István Halas - The Sunlit Path
Portraits and CTP
From the mid-1970s, István Halas took portraits of artists, writers, ordinary people he met in everyday conversations, and sometimes of himself. The names of most of them are still known, their faces are recognisable and identifiable. Many of them are no longer with us, only looking back at us from Halas' pictures, searching for our gaze. The title of his exhibition at the Liget Gallery in 2016, where many of these photographs were also on display, was Live Fish and Three Points. Hence the aquarium that surrounds us as a metaphor for life, which necessarily has an exterior, the world from which the viewer looks into the gaze that stares at it. In this image, Halas' portrait praxis can be understood as the glass wall, as the definer and delimiter of the existence within. The surface through which we look at the gaze directed at us. Halas, however, is not a "soul-seeker", nor does he want to become one. He just wants to be the one who holds up the glass wall, in which the photographed person can see himself, and the viewer can see the photographed person through it, while in a certain refraction of light, he can also see himself. In this metaphor, the world beyond the glass plate is the medium of existence for the subject of the portrait, beyond which, where we stand, he is non-existent. The gaze beyond, if we look into it, may seem strange. We see him, but he does not know whose eyes he will look into, because he only sees the "glass eye" of the camera. He tries to look and to see, but the image reflects only his perplexed wonder. The portraiture of Halas from this side of the wall. Or is it rather beyond?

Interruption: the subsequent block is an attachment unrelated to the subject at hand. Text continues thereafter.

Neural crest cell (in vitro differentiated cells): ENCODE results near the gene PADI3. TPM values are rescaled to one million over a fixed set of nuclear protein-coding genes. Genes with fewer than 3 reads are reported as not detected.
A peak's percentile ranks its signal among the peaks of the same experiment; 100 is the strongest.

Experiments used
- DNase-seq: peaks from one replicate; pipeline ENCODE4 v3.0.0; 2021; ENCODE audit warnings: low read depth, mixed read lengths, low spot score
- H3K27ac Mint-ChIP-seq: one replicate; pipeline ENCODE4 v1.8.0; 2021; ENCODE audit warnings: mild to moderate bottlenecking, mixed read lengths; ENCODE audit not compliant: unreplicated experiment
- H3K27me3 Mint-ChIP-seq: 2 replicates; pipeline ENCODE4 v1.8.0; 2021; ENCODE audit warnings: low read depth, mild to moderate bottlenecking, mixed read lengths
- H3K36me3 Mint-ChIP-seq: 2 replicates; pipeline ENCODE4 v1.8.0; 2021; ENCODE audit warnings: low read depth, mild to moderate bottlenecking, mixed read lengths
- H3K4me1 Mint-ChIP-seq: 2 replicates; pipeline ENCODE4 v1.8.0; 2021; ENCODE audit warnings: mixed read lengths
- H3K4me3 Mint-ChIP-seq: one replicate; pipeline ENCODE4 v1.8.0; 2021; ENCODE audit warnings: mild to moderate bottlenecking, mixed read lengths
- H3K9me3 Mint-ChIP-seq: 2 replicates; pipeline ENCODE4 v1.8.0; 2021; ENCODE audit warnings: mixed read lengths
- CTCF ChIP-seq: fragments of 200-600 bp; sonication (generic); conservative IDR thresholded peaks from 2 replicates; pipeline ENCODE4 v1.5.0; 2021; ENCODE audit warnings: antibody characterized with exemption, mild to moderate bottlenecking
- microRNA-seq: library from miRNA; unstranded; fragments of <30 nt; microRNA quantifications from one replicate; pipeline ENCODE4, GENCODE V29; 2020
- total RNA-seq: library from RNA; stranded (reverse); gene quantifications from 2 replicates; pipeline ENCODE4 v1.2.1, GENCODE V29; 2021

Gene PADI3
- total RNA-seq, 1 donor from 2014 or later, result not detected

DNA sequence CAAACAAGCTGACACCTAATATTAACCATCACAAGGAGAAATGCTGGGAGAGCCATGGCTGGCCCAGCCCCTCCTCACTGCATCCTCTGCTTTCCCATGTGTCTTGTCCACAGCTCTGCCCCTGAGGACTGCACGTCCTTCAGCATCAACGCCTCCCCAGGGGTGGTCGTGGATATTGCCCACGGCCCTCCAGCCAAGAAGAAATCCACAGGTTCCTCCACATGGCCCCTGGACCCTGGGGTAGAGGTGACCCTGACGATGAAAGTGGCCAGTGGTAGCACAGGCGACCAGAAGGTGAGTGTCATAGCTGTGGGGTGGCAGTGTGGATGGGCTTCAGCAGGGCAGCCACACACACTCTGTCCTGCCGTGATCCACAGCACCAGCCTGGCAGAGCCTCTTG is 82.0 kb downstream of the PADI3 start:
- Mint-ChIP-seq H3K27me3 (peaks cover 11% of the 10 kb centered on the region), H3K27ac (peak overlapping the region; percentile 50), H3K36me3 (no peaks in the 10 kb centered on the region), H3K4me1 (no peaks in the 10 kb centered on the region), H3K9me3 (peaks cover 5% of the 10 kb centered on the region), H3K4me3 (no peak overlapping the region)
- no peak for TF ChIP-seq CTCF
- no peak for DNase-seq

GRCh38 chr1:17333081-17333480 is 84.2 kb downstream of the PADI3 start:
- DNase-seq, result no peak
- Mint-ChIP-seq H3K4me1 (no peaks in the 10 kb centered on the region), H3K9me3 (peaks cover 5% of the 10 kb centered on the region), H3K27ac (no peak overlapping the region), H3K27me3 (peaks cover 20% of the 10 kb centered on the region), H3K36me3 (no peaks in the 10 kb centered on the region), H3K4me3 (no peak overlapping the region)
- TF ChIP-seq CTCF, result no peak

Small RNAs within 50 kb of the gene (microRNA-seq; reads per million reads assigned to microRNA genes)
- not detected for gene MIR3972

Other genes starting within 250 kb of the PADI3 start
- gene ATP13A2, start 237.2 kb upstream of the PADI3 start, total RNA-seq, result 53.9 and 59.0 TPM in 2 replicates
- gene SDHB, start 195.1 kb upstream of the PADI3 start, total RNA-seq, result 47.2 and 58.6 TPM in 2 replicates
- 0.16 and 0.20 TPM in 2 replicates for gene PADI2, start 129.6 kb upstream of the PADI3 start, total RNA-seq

The CTP series is the result of years of research. It is largely based on earlier photographs, which Halas reuses. The acronym is the English name for the computer-to-plate process, which appeared in pre-press in the mid-1990s. The process involves the "wrought" image, prepared and processed in a computer program, being "engraved" by a laser onto a light- or heat-sensitive printing plate, which is used to make the print in the printing machine. In fact, it is an engraving which, unlike chalcography, etching or woodcut (which were also once used for printing reproduction of photographs), is not created by human hands, but similarly to photography, by the light, in this case a laser equipment. The process is reminiscent of the way in which archaeological finds are photographed, organised and then used as data. In the artistic practice of Halas, this "archaeological" and "museological" gesture, as proven by his recent exhibition entitled Catalogue at the Szent István Király Museum in Székesfehérvár, plays an extremely important role.
Translated by: Viktória Popper